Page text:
Edited by Rusty_OToole (see edit history)

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Thanks  rusty   youre a genius     I put it in gear and let the clutch up and then gave it gas --no bucking   thanks  it does take off slow but a lot better than before   I owe u a steak dinner

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Now you know the secret, it drives like an automatic and you don't use the clutch except to shift. Then drive like an automatic.

If you ever saw the clutch out of the car you would baby it. It is only about 6"  in diameter, about half the size of a regular clutch. You are not supposed to use it the way you would on a manual trans car.

 

I could never convince my old man of that. He insisted on shifting into gear, revving up, and slowly releasing the clutch. When the car didn't move he would rev it harder and slip the clutch more. Then rev harder and slip more. The car would slowly start moving and after about 50 feet he would let up the clutch pedal completely. No matter how many times I demonstrated the right method he would never listen. It took less than a year to burn the clutch to a crisp.

 

Here is how I do it. Start off parked, with the hand brake on. Start engine and warm it up until it will idle down. Factory recommendation is 450RPM idle. This seems impossibly slow if you are used to today's cars but is correct. In fact, the trans won't shift if the idle is set too high.

 

Now your motor is warmed up and you are ready to go. Step on the clutch, shift into High and release the clutch fully without touching the handbrake. Now release the handbrake step on the gas and away you go.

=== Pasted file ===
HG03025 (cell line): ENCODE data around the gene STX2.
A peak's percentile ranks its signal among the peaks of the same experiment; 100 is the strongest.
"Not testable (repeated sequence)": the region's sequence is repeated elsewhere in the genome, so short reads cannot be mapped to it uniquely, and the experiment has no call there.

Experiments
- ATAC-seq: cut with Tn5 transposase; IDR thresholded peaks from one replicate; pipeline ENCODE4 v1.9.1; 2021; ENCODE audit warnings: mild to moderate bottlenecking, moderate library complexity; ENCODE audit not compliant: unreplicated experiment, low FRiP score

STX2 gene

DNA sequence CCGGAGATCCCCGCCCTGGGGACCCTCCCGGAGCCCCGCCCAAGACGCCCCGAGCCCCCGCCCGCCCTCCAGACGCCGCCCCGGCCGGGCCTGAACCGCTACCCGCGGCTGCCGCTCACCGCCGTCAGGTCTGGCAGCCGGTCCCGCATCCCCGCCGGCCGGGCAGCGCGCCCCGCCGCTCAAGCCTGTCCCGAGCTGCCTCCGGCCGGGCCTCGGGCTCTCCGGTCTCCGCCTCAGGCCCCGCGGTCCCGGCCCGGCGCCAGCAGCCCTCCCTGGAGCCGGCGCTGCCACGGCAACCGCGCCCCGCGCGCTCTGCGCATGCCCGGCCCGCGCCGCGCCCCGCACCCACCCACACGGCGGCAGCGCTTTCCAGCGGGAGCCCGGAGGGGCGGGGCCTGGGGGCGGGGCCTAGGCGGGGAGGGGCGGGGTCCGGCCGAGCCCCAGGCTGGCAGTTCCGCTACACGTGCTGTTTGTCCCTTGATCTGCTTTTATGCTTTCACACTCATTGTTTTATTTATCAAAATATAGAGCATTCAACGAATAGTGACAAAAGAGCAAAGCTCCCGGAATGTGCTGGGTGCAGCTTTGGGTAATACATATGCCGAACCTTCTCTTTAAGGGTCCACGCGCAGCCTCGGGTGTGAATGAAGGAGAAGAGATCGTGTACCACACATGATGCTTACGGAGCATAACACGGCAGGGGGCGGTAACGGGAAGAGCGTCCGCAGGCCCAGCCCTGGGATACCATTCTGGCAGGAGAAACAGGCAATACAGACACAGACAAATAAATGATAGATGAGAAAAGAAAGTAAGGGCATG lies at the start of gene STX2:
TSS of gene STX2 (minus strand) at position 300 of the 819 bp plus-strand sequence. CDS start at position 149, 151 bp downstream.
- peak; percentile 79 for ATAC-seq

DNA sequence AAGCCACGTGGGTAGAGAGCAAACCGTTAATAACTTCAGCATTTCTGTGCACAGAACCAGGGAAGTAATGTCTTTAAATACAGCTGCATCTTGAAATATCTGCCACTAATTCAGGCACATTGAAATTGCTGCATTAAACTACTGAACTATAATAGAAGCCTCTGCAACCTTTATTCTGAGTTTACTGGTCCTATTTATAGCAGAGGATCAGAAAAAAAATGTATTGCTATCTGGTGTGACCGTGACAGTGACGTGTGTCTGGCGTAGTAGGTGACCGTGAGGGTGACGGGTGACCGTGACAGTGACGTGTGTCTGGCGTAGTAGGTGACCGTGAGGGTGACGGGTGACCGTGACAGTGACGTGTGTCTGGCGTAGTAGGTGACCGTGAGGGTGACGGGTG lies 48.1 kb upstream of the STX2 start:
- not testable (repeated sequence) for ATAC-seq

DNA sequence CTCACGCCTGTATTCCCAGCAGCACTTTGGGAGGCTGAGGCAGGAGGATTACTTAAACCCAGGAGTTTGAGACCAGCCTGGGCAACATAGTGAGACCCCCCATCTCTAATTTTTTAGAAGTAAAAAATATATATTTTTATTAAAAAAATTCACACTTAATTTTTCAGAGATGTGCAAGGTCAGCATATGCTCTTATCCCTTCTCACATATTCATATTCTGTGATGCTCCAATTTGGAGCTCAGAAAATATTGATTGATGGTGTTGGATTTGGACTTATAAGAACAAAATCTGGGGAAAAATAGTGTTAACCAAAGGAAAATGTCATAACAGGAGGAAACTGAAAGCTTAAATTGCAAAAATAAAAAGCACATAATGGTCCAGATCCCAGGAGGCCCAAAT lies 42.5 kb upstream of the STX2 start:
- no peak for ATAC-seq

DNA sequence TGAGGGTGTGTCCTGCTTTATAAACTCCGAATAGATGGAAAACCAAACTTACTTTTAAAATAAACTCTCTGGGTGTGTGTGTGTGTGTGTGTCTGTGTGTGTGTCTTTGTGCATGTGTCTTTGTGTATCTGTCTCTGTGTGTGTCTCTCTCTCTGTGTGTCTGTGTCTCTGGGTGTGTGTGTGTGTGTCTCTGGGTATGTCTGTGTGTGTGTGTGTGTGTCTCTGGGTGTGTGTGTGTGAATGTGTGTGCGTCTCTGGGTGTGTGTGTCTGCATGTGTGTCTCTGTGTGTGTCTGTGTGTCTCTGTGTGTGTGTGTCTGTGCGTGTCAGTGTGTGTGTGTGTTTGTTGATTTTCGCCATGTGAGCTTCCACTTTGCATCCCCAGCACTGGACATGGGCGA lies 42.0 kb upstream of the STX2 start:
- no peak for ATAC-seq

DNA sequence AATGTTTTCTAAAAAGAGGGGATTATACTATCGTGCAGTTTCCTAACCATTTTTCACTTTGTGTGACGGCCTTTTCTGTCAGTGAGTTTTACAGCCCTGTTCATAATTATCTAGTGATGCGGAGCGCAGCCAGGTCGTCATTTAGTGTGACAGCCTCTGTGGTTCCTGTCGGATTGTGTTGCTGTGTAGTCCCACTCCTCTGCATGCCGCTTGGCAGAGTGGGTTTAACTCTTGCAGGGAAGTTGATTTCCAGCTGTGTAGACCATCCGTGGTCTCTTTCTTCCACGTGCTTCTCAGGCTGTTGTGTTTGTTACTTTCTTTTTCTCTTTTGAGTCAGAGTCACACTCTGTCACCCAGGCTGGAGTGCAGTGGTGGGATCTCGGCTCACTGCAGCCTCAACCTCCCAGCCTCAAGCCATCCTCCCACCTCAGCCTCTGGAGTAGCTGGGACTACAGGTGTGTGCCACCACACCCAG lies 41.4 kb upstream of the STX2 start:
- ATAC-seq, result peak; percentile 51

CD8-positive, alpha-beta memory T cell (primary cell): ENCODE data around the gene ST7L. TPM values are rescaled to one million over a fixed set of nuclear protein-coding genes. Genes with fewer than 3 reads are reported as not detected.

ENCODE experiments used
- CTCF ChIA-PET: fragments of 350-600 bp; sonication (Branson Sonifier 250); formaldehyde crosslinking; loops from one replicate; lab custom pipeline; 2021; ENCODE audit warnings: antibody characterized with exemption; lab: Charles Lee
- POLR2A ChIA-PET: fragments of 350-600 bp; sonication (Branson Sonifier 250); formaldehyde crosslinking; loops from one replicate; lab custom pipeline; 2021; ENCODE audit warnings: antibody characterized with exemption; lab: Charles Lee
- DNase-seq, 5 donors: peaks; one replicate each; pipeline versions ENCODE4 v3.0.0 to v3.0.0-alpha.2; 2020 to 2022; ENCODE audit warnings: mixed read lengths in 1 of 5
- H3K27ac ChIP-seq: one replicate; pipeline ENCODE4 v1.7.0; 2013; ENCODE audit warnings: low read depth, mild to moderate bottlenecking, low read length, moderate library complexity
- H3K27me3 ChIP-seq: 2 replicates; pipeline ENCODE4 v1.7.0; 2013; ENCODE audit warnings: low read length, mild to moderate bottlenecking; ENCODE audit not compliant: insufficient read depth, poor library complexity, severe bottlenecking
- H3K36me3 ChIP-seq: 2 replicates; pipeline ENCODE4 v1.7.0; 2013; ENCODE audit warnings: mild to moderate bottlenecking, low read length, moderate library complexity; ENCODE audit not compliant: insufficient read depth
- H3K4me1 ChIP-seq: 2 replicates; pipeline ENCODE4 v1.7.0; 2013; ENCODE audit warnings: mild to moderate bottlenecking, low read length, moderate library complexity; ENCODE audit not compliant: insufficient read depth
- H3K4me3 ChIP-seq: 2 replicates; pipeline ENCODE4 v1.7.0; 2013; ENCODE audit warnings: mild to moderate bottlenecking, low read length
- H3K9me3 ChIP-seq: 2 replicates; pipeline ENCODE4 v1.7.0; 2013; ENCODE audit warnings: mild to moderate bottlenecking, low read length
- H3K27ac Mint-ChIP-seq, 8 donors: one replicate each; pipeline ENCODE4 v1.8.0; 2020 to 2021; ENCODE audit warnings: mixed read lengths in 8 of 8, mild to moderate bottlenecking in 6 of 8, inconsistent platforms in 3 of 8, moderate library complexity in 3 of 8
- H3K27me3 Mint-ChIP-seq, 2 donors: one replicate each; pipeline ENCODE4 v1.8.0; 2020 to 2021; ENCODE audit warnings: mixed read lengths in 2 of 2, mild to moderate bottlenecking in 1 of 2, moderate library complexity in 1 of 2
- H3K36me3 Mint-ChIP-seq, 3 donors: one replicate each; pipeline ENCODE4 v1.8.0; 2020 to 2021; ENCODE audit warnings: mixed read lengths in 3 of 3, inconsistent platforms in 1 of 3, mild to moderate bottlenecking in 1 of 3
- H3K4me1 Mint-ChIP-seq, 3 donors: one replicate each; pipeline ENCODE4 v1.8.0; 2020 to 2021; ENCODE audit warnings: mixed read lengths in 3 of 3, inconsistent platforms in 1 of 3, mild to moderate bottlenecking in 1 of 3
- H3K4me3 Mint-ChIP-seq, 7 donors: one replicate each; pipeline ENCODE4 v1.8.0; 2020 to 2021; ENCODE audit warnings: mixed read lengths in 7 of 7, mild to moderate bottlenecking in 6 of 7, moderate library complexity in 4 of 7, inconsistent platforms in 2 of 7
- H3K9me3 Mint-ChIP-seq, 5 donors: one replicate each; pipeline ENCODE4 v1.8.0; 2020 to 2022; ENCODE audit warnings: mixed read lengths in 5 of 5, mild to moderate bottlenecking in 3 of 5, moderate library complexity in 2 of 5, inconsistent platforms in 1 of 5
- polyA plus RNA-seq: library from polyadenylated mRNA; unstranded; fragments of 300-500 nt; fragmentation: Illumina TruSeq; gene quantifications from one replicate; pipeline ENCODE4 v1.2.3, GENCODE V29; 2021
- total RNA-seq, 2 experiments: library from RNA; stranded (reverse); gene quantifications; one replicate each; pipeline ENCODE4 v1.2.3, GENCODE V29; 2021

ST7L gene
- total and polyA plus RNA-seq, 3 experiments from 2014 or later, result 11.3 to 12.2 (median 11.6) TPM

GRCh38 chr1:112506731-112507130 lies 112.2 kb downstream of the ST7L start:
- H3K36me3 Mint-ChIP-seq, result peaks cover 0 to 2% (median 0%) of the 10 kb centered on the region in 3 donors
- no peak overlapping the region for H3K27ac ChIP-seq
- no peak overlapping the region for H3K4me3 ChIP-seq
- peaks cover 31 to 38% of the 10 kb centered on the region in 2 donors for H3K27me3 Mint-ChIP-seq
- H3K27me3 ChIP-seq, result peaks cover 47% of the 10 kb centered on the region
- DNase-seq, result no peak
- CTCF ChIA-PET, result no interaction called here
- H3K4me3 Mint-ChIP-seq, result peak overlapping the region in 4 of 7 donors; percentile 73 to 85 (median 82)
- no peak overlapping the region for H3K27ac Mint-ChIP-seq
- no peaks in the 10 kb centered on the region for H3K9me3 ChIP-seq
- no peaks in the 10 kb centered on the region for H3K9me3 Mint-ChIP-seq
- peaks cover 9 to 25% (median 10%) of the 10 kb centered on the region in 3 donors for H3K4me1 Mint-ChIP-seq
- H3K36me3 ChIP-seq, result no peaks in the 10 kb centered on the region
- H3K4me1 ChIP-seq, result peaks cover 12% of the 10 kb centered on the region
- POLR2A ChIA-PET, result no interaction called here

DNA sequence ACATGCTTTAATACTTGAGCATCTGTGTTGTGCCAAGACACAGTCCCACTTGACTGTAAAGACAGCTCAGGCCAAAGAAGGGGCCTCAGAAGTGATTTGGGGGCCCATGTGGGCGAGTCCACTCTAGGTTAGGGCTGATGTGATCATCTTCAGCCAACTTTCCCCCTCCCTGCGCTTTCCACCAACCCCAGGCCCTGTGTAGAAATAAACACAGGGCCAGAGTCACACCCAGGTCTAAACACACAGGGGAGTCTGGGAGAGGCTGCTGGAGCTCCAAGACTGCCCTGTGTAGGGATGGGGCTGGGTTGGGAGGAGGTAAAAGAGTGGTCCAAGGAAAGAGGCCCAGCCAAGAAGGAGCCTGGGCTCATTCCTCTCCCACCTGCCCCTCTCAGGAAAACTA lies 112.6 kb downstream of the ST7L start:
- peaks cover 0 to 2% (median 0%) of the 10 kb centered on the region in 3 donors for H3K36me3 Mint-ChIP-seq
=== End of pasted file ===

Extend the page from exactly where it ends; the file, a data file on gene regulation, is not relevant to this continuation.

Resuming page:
When you get up to 14MPH lift off the gas. You should hear a soft *click-clack* from under the floor boards and when you step on the gas you are in high gear and ready to go places.

 

If you come to a stop sign no need to touch the clutch. Slow down and stop like you would with any automatic. Take off when you are ready, lift off at 14MPH etc.

 

You only need the clutch pedal to shift into gear, or from forward into reverse or from Low to High range.

 

Low range, you only need that when driving slow in snow, sand or mud. Or for taking off with a heavy load or up hill. Normally you can do all your driving in High range.

 

If you do need Low range start off as you would in High range. When you get to 6MPH you can lift off the gas and it will shift up. If you want to go into High range you can use the clutch to shift as if it was a standard transmission.

 

Hope this clears things up.